Introducing: Reading Habits reviews
Last year, I had a handful of reviews killed, two after months of being told they’d be going up soon. This is disappointing and frustrating for many reasons, not least being the fact that I’m reviewing a book because I love that book, because I love what the author is doing, because I believe there’s levels to it, and I love to spend a couple thousand words telling you all about it, and I think I do it well. So I was sad those reviews wouldn’t reach an audience.
….or will they?
After some crying I remembered that I have this, a list of people who are interested enough in my thoughts on my books that they’ve welcomed me into their inboxes. So I’ve decided to return to a paid option of Reading Habits, which would include 1-2 formal-ish reviews a month — possibly more when my manuscript is in. (❗️❗️❗️🕐🕜🕑🌀😅😅😅💥🔜🔜🔜🔜🔜🔜) Pitching is soul-crushing and most often the money is depressing, so honestly this feels better.
[FORMER MONTHLY PAID SUBSCRIBERS: THIS MEANS YOUR RECURRING $5 PAYMENTS WILL PICK BACK UP. I will not be offended if you decide you’ve liked not paying for it and cancel. I honestly will not even notice. ]
These reviews will start with the ones I lost last year:
Meet Us By the Roaring Sea by Akil Kumarasamy
Slenderman by Kathleen Hale
Bliss Montage by Ling Ma
The Old Place by Bobby Finger
Flight by Lynn Steger-Strong
And then who knows.
On the fence? You get the first one for free!!
Already sold? ⬇️
Human Connection in the Age of AI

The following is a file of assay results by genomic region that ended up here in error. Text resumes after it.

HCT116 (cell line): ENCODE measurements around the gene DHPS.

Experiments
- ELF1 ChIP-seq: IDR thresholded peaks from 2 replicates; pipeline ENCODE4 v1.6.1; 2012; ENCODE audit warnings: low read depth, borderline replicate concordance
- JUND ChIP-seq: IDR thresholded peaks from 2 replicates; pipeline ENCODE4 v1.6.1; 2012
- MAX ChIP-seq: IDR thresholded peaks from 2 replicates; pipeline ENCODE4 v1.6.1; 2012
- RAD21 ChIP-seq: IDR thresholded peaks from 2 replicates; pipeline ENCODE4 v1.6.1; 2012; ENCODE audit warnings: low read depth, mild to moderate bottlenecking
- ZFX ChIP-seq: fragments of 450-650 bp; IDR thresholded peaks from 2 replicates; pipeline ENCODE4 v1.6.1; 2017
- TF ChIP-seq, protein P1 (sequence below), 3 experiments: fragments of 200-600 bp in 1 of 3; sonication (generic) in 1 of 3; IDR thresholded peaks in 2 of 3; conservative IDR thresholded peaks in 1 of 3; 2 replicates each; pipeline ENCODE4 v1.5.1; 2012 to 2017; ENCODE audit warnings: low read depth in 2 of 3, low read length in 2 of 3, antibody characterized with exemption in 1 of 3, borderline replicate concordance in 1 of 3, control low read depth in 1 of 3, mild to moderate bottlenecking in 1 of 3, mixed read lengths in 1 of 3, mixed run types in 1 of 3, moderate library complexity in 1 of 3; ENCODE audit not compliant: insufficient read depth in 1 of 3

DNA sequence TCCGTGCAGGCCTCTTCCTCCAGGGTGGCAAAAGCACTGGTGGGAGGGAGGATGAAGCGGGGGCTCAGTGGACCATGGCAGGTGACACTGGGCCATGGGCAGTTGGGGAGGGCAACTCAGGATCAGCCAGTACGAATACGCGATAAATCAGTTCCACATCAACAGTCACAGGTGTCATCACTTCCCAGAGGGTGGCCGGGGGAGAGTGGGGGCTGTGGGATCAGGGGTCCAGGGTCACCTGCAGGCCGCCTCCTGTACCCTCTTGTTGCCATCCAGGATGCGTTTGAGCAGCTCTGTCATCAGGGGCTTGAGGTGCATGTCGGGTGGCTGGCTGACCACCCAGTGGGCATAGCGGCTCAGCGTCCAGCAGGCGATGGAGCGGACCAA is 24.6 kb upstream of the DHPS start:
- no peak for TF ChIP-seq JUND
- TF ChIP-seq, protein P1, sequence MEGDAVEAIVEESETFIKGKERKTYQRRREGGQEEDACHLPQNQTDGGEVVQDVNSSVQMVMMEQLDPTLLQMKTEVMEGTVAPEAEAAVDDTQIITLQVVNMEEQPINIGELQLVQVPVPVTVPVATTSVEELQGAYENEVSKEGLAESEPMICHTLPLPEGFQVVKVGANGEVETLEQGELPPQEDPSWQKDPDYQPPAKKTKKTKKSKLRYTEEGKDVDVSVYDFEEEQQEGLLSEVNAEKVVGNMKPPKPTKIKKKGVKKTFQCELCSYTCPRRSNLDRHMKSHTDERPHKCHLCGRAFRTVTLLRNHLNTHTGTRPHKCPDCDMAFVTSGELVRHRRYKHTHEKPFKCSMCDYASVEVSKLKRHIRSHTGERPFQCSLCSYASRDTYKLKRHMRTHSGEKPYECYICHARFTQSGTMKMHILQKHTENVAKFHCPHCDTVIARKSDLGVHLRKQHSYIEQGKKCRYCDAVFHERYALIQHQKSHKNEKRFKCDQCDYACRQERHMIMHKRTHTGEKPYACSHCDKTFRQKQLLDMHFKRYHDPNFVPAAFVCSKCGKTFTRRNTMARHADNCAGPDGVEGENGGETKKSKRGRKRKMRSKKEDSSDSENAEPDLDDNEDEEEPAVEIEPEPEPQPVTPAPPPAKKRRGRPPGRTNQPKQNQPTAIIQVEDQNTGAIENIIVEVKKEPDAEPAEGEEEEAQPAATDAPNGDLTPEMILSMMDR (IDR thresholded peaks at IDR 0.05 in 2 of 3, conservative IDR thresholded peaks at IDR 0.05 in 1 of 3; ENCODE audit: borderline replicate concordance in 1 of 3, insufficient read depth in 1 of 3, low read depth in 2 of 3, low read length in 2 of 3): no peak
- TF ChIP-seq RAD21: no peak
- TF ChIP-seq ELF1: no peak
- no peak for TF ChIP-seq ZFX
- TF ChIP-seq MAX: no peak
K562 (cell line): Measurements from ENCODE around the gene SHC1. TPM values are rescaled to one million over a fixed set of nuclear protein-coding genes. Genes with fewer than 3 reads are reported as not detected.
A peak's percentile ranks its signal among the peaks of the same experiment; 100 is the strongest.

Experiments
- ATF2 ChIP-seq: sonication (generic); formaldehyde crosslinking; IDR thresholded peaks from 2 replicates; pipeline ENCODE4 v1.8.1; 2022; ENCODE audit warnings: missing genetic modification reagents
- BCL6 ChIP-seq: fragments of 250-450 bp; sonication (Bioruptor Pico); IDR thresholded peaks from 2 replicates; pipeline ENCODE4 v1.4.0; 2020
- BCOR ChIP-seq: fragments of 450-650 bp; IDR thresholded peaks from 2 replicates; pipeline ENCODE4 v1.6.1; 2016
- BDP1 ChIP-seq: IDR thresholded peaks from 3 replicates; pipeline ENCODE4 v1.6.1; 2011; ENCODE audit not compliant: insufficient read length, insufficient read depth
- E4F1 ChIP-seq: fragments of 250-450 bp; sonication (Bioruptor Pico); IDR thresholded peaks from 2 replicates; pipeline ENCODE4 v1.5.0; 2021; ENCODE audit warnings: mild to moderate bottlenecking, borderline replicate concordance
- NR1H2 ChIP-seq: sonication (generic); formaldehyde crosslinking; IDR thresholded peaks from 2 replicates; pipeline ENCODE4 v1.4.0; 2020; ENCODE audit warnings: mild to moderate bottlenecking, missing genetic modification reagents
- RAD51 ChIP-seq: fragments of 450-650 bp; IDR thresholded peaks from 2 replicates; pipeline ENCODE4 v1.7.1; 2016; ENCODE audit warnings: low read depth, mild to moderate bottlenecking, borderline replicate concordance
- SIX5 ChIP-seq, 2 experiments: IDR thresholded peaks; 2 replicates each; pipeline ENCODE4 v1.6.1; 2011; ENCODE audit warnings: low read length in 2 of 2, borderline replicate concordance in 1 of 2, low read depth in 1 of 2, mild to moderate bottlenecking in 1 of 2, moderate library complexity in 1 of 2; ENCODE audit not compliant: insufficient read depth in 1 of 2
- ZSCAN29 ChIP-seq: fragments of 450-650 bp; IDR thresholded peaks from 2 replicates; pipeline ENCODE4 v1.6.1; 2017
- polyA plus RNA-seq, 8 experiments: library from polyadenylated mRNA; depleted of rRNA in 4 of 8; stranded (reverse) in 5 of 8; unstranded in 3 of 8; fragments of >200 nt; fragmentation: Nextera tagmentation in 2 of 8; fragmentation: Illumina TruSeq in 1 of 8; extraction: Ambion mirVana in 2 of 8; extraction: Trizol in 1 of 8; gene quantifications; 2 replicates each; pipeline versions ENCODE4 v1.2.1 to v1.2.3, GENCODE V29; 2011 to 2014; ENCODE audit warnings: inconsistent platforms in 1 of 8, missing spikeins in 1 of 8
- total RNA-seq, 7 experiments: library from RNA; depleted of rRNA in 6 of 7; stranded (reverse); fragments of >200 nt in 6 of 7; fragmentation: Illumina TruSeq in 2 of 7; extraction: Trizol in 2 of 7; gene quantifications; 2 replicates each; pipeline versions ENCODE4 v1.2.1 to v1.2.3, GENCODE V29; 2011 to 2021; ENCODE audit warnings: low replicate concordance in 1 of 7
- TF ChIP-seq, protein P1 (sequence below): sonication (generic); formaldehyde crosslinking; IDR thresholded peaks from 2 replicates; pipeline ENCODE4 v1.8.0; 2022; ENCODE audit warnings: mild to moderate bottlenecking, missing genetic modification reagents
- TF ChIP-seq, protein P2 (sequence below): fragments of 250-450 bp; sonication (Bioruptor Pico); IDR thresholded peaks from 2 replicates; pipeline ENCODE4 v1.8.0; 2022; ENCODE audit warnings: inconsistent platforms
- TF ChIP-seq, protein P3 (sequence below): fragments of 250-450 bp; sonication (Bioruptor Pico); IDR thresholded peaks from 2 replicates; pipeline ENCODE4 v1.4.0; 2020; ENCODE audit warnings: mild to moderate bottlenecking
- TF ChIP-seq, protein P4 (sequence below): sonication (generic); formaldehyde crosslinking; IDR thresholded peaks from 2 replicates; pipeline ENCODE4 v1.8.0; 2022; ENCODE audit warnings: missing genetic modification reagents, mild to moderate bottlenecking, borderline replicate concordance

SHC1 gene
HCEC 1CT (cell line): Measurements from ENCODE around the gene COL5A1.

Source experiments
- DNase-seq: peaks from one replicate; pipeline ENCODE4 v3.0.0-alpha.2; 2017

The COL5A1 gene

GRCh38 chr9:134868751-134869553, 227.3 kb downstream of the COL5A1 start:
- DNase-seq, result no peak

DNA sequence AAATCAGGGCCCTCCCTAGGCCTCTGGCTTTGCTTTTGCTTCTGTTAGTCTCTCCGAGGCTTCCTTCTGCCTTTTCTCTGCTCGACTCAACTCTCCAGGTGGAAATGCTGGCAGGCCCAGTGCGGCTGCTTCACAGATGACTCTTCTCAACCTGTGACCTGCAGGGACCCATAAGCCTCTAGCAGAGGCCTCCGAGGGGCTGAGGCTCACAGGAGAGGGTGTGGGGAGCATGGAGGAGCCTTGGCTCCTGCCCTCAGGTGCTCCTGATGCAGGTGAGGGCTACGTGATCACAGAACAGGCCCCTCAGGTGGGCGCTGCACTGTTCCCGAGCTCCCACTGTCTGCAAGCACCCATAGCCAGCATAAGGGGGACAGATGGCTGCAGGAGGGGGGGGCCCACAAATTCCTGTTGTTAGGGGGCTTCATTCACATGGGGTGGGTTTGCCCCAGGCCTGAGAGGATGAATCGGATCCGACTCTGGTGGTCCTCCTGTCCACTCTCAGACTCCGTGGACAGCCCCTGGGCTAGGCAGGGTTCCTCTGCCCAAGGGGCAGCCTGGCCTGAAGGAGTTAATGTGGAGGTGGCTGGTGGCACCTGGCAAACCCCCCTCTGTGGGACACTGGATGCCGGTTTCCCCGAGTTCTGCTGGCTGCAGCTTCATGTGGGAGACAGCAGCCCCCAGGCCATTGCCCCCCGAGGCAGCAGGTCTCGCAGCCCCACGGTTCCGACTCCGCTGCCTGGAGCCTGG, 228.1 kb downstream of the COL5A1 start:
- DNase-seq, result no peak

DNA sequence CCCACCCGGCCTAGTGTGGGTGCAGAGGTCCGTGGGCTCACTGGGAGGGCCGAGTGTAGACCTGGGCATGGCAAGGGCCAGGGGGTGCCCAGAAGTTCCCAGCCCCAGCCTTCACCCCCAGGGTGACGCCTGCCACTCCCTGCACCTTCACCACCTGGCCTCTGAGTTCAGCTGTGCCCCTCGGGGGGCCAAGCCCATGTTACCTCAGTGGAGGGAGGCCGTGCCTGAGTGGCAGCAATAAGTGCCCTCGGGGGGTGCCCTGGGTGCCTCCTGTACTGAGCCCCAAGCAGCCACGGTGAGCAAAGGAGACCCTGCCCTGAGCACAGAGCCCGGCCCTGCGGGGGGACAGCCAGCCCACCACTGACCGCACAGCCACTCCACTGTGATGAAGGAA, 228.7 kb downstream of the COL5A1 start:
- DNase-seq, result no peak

Akil Kumarasamy's debut novel Meet Us by the Roaring Sea follows characters desperate to better understand and connect with humanity — and how extreme attempts can go very wrong.
In Akil Kumarasamy’s hypnotic, lyrical debut novel, Meet Us By The Roaring Sea, the ethics of artificial intelligence and algorithmic decision-making are entryways into some of our oldest and most profound questions about empathy, existence, and morality. The story centers on an unnamed 26-year-old protagonist whose day job is training AI models, but whose passion project is translating a found manuscript from the 1990s written in Tamil, a classical language—one of the oldest and most intricate in the world—spoken primarily in southern India. (In an unusual but compelling choice, Kumarasamy writes the protagonist in the second person—“you” are the translator, too.) We meet that character in a recognizable near future, where people are distilled into data points—individual carbon scores are tracked and penalized; self-driving cars decide who to sacrifice in a crash; the Association for Human Potential works diligently toward “molding the best of humanity.” She’s reeling from the sudden death of her mother two months prior, and she’s preserving her house—a mess of hoarded trinkets and heirlooms—like a shrine. The protagonist lives in that shrine with her 22-year-old cousin, Rosalyn, a scientist who’s gone rogue from her job developing an Alzheimer's drug to develop an experimental, possibly dangerous, treatment that isolates and extracts people’s memories. Rosalyn spends her free time watching reruns of Soldiers’ Diaries, a cancelled reality series that took place in a war zone years ago, while the protagonist spends hers deep in her translation project. Each finds the other’s pastime macabre. Their worlds, and world views, are shaken when two outsiders intrude on their lives: a vet from Soldiers’ Diaries struggling with PTSD who Rosalyn takes into their home, and a Pakistani-American artist whose parents’ lives were calculated as less valuable than those of a white mother and her toddler when their cars were headed toward each other, and who's turned their home into an art exhibit about their lives and the many algorithm-caused deaths.